DOHA/baghdad - Islamic State militants have closed gates of a dam on the Euphrates River in western Iraq, reducing the water and giving them greater freedom of movement to attack government forces downstream on the southern bank, local officials said.

The militants have redirected the flow of water to their advantage on the battlefield around the city of Ramadi. But the tactic also threatens southern provinces with drought and the water has been reduced to worrying levels, the officials said. The Euphrates has acted as a barrier between the militants who control its northern bank and pro-government forces who are are trying to advance towards Ramadi on the other side.

A spokesman for the governor of Anbar province, of which Ramadi is the capital, said security forces would now have to redeploy along the river to prevent the insurgents from infiltrating. “Previously they had to monitor only the bridges and certain areas, but now all of the river will be crossable,” Hikmat Suleiman said.

Islamic State has previously sought to use water as a weapon in its war against the Iraqi government. Last summer, the militants seized the Mosul dam in northern Iraq and threatened to submerge Baghdad until Kurdish forces drove them back with the help of airstrikes from an international coalition. The Anbar provincial council met on Wednesday to discuss how to respond. One member, Taha Abdul Ghani, suggested the government should bomb one of the dam’s gates to release the water.

Residents of Ramadi and a local irrigation official said however the insurgents had left two of the dam’s gates open, apparently to avoid flooding areas under their own control upstream. The partial closure of the Ramadi dam has forced more water into a tributary running south to the Habbaniya lake, officials said. Falih al-Essawi, a senior provincial security official, said the government had opened another dam to channel water from the Habbaniya Lake back into the Euphrates and prevent shortages in the southern provinces. But he said this was only a temporary measure that would not be effective for more than three days. “The government must act immediately otherwise dire consequences and an environmental catastrophe will be inevitable,” he said.  Moreover, the Islamic State group is a “global threat” which will take a generation or more to defeat, Washington’s envoy for the US-led coalition fighting the militants said Wednesday.

Despite “strategic momentum” against IS - or Daesh as he called it - General John Allen conceded that the fight would continue for several years in a keynote speech to the US-Islamic World Forum in Doha, Qatar. And he added that if IS was not defeated it could “wreak havoc on the progress of humanity”.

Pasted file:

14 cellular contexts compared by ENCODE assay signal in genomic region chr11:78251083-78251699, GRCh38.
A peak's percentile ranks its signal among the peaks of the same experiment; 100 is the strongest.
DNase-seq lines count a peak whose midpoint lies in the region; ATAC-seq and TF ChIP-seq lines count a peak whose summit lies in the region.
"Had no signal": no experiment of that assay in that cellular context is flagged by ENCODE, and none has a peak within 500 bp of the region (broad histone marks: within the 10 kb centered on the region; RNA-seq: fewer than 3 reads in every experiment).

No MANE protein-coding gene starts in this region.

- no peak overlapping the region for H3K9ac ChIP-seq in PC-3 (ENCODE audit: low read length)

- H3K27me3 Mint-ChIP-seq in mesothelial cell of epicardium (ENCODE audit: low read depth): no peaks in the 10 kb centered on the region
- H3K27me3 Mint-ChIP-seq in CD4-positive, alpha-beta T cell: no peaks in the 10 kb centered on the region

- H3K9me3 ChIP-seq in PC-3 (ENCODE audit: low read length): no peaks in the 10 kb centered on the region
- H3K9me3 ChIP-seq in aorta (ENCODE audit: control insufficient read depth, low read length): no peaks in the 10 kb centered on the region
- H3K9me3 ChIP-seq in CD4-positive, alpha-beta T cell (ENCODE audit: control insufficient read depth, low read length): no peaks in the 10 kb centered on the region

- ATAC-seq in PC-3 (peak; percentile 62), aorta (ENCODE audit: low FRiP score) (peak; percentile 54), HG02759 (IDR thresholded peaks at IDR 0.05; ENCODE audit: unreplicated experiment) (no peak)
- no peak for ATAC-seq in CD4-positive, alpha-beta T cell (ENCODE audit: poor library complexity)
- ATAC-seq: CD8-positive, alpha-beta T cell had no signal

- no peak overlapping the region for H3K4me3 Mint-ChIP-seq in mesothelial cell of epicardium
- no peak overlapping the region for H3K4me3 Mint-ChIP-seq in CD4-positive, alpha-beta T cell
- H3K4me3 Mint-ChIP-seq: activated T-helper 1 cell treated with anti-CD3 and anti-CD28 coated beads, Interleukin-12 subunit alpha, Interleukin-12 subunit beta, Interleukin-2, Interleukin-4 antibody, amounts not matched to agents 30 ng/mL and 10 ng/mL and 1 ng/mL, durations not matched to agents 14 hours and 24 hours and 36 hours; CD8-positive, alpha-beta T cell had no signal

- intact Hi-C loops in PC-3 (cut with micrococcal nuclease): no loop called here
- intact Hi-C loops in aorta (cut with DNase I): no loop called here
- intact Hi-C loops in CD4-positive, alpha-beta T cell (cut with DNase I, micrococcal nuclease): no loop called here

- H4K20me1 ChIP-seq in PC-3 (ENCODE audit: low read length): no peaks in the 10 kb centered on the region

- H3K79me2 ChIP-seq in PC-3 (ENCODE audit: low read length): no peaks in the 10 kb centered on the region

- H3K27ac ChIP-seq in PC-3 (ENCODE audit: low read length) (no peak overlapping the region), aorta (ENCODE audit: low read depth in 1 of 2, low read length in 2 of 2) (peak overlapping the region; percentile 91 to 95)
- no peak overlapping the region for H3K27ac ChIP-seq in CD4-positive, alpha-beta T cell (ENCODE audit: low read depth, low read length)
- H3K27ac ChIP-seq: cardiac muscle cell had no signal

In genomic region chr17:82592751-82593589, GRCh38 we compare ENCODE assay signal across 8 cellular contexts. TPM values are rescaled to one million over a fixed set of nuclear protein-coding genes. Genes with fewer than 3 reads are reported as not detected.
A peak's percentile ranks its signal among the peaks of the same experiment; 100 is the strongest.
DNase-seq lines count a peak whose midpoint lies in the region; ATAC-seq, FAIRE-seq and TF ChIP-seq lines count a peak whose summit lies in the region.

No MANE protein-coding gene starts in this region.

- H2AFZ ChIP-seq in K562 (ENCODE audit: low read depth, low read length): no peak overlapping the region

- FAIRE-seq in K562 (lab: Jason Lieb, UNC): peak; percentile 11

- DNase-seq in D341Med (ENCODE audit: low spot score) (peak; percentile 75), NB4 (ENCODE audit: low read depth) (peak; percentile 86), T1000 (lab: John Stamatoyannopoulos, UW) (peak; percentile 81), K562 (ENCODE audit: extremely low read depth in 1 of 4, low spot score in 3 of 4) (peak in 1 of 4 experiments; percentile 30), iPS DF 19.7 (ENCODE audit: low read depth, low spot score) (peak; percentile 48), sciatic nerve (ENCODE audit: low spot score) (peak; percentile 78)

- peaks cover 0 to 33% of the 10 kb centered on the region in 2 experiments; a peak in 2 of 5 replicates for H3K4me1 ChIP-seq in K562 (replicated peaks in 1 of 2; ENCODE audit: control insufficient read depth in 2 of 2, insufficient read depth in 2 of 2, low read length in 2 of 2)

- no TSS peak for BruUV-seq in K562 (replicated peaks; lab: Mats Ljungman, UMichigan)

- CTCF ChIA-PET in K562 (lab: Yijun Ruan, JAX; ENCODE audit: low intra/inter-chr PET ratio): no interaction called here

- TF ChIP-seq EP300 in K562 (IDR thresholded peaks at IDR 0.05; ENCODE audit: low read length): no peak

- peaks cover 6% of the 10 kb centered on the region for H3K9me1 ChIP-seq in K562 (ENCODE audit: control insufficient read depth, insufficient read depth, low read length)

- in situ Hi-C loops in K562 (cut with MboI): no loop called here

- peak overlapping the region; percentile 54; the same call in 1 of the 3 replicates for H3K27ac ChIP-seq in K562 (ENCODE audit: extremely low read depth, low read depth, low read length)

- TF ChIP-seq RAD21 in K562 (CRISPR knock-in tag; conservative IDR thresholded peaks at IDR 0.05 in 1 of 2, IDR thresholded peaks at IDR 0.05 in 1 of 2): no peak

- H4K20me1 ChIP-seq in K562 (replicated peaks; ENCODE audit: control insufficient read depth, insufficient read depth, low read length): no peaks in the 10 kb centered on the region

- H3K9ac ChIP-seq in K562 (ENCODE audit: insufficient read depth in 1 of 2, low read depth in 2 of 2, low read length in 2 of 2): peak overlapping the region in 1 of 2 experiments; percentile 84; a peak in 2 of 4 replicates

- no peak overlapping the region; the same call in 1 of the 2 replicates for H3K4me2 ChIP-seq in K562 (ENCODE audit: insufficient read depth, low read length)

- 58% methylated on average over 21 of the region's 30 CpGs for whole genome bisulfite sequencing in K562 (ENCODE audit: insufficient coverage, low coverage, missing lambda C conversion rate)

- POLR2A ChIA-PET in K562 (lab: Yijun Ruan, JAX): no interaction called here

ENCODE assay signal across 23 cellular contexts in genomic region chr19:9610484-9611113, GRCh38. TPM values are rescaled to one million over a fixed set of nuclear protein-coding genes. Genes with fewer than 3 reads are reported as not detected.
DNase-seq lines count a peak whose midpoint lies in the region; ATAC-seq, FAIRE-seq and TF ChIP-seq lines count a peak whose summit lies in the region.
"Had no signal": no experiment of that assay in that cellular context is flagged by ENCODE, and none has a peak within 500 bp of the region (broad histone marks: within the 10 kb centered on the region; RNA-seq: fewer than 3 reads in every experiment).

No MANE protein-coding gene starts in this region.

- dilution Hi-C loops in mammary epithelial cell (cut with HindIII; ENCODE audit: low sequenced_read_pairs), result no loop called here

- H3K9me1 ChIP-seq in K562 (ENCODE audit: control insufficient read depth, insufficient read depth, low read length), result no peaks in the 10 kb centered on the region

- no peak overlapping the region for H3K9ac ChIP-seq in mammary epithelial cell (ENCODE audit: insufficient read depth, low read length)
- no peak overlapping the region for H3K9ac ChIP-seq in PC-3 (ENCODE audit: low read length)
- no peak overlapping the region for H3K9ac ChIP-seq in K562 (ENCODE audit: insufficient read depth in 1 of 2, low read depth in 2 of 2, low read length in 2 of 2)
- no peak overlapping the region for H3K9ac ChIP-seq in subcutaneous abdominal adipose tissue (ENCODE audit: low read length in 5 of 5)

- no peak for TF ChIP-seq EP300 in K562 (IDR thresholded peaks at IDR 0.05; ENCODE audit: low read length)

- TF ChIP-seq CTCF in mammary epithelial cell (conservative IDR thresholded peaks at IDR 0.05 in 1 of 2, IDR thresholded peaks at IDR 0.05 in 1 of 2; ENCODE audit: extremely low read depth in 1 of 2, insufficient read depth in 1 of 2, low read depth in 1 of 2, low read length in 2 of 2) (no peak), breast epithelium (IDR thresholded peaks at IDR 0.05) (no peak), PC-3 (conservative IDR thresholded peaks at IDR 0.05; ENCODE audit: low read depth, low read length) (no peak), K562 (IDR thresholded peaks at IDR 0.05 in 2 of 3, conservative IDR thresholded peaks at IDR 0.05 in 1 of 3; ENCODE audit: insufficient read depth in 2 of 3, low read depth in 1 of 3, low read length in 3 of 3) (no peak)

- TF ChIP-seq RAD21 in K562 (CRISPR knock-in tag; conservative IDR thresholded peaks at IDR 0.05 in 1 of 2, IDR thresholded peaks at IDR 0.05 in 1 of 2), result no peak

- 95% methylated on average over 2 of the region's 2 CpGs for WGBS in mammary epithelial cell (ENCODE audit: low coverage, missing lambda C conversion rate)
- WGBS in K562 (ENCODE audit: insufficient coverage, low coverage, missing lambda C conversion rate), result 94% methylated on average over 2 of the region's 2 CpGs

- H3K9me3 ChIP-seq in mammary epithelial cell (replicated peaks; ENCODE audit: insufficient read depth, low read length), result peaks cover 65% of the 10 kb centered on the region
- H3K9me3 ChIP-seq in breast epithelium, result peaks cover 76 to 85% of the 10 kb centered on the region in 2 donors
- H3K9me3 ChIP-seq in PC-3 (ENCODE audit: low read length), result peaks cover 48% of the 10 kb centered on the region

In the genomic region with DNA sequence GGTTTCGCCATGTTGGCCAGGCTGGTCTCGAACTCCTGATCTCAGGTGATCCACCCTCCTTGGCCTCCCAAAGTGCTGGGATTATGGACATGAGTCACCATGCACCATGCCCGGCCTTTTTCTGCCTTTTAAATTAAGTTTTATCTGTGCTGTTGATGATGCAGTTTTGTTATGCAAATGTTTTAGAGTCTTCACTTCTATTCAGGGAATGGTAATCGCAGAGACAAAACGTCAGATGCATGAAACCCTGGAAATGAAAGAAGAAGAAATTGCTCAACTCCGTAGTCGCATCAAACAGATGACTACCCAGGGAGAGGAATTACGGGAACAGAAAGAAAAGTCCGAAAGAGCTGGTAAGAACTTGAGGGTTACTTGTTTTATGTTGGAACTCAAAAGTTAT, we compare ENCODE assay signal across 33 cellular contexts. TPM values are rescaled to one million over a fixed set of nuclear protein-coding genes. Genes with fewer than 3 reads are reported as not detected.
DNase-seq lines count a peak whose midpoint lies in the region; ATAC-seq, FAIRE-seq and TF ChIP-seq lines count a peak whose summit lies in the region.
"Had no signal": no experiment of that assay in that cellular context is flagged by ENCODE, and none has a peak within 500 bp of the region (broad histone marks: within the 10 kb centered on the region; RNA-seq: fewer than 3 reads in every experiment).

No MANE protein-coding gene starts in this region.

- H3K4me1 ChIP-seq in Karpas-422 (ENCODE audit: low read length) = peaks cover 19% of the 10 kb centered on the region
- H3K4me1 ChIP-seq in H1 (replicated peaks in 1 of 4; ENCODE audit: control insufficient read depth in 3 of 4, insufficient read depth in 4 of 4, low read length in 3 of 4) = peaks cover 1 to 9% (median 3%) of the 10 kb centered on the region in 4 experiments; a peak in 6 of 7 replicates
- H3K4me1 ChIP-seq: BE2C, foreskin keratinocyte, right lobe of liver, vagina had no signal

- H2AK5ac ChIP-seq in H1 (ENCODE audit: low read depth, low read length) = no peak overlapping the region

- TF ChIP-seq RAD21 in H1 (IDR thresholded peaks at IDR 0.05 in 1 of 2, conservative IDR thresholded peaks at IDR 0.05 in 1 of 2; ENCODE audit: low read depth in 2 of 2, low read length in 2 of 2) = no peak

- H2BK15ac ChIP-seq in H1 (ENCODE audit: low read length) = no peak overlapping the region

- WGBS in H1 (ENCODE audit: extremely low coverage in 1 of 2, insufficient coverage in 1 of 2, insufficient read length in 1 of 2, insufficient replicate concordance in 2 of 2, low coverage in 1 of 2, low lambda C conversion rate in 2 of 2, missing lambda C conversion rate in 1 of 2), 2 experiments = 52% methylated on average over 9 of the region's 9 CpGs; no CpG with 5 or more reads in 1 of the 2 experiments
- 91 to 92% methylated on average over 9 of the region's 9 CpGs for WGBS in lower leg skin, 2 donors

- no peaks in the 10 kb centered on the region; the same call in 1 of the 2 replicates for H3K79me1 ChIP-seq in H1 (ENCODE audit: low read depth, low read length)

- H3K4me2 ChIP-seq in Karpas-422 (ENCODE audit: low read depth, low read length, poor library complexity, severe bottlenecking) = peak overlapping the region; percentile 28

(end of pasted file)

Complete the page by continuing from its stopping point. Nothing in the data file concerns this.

“This will be a long campaign,” he said. “Defeating Daesh’s ideology will likely take a generation or more. But we can and we must rise to this challenge.

“In an age when we are more interconnected that at any other time in human history, Daesh is a global threat.” In a wide-ranging speech, Allen added that IS also poses a new type of threat because of its “depravity”. “As someone who has spent nearly four decades as a United States marine, I have come closer than many to the reality of inhumanity.  “But I have never seen before the kinds of depravity and brutality in this region that ISIL represents and, in fact, that ISIL celebrates,” he added, using an alternative acronym for IS.

Allen was speaking the day after attending talks in Paris with ministers from around 20 coalition countries. The meeting followed the fall of the city of Ramadi, the capital of Iraq’s largest province Anbar, to IS. That loss has been described as the worst defeat for the coalition since it formed nearly a year ago.

Meanwhile, US deputy secretary of state Antony Blinken said on Wednesday that more than 10,000 militants have been killed in air strikes against the Islamic State group over a nine-month coalition campaign.

“We have seen enormous losses from Daesh (IS), more than 10,000 since the beginning of the campaign and this will end up having an impact,” Blinken told French radio, without specifying whether the losses were in Iraq or Syria. Blinken was speaking a day after an international conference in Paris in which 20 or so representatives of the anti-IS coalition pledged support for Baghdad’s plan to claw back territory from the marauding militants who have conquered large parts of Iraq and Syria. The coalition’s strategy has been criticised for relying on air strikes without committing boots on the ground, but Blinken stressed there had been “significant progress”.

Islamic State now controls “25 percent less of Iraq after nine months, a lot of their equipment has been destroyed and many Daesh members have been eliminated,” said Blinken.

He nevertheless acknowledged the “resilience” of the group after the coalition has launched about 4,000 air strikes on them.

In a separate French radio interview, Iraq’s ambassador to France, Fareed Yasseen, said the allies had heeded Baghdad’s calls for more weapons to combat the group.

“The Americans have promised us and will shortly deliver missiles that will make the difference against these truck bombs ... which made us lose Ramadi,” a key Iraqi city close to the capital.

“The French will be giving us similar weapons, ammunition and we are discussing other cooperation projects,” the ambassador told Europe 1 radio.